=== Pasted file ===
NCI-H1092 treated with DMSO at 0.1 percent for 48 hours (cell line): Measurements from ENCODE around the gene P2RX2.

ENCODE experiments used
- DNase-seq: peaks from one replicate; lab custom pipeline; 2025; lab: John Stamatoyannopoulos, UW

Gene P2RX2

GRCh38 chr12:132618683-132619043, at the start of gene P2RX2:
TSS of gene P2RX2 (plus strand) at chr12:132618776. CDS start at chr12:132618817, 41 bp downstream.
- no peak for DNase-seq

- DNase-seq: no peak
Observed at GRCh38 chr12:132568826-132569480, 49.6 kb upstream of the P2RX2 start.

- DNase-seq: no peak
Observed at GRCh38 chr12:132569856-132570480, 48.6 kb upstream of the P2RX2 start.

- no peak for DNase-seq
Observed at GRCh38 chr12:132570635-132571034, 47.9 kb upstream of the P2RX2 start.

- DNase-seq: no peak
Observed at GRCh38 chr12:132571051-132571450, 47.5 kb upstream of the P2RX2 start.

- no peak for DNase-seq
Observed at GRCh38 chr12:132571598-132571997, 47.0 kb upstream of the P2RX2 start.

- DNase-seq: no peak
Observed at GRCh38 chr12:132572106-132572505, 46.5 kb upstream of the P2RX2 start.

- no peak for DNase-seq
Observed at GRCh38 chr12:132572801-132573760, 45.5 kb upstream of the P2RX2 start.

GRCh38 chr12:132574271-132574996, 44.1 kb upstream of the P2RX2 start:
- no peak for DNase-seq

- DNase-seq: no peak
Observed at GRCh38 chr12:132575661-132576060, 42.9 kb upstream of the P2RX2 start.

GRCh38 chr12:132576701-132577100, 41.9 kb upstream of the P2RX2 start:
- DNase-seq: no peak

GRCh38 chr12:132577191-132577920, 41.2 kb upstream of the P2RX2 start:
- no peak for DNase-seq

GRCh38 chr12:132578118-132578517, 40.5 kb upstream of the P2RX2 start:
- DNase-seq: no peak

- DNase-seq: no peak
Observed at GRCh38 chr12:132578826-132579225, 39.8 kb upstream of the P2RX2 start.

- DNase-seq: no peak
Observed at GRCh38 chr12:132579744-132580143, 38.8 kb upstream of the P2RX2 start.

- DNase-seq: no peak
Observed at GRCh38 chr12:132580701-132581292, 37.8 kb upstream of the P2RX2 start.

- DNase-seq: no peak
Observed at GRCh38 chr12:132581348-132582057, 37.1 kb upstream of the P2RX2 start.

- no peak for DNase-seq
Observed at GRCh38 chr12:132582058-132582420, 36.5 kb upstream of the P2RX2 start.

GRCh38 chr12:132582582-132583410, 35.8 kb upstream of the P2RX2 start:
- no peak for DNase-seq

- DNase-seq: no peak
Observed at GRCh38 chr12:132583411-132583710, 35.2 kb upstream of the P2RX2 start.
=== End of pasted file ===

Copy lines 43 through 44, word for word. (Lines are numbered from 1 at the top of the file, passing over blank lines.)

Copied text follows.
- no peak for DNase-seq

- DNase-seq: no peak